Education and training can help you develop the technical skills and experience needed for a particular industry, but the more innate “soft” skills—aka transfer skills—can help you succeed at any job and any company. As a recruiter, I can quickly recognize qualities that companies are seeking by spending time with you on the phone, asking questions such as:
1. What is your expertise?
2. What value would you bring to this position?
3. What would your boss say (s)he most appreciates about you?
4. What’s the next step in your career?
Recruiters and interviewers are looking for articulate and passionate answers to questions like these in their efforts to gauge your transferable skills. To help prepare you for that process, here is my “Transfer of Skills Top 10 List”:
Initiative — One of the most important transferable skills, initiative entails going above and beyond the job description. It means not being solely focused on day-to-day work but seeing opportunities and sharing ideas with your team and boss. Often companies bring in people with diverse backgrounds rather than promoting from within because such candidates—diversity candidates as well as candidates from different-sized companies and other industries—bring in fresh ideas that can help a company grow.
Passion — You’re unlikely to be good at your job if you’re not passionate about it—or at the very least, it will be hard to sustain a high level of performance without taking an interest or finding some challenge in it. Being challenged at work can fuel your passion, which reciprocally expresses itself in your good work.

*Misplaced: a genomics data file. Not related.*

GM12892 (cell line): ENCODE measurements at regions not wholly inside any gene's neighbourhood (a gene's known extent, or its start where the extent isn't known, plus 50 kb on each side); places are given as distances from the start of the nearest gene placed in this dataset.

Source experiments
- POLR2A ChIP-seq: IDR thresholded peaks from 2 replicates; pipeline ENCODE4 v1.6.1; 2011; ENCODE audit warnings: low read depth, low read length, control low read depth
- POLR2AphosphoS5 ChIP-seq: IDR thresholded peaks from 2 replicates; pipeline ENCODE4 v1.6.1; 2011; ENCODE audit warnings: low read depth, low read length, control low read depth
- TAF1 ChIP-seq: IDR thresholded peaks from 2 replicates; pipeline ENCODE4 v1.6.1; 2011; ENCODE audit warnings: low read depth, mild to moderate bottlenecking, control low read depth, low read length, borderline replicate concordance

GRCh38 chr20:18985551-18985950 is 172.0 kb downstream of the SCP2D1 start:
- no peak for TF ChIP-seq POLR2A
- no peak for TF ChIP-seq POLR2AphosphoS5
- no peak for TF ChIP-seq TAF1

Multitasking — Companies don’t want an employee with tunnel vision; they do want someone who can do more than one thing. As a transfer skill, multitasking means being well organized, good at time management, and effective at juggling and prioritizing tasks.
Flexibility — In some companies, one day might be completely different from the next, and businesses want flexible candidates who won’t get frustrated by a shifting workflow. Markets and work environments can change quickly. If you are an adaptable person who is comfortable outside of a structured environment, you are a candidate with a highly valued transfer skill.
High Energy — Companies don’t want people who will become complacent in their job and simply wait around to collect their pension. Employers hire people who radiate enthusiasm and actively pursue their own learning. By asking more questions and continuing to learn and grow, you will inspire others around you to do the same.
Engaging and Influencing — These two transferable skills go hand-in-hand: if you can articulate your ideas in an engaging way, you can influence people without being intimidating. An engaging personality is a “consulting personality” and can help you earn others’ respect and inspire their confidence in your ideas. Having influence over internal stakeholders, clients or customers can make it easier for you to carry out your responsibilities—thus helping your company meet its goals.
High Potential — As transfer skills go, this is something of a collective category blending intelligence, insight and drive. Employers are looking for people who are “smart, sharp and savvy,” because these individuals will go far no matter their current position.
People Skills — Leaders are excellent communicators, and they know how to talk from the bottom up. If you know how to command a room, yet also make everyone in it feel comfortable, you’ll likely be able to work with a range of personalities and create a positive working environment for your team.
Positive Attitude — This transferable skill is obvious but easily overlooked. A positive attitude can make or break a team, and it can also affect your approach to problem solving. A simple attitude adjustment can make all the difference to your career.
What transferable skills do you think help job candidates stand out the most? Share your top picks.
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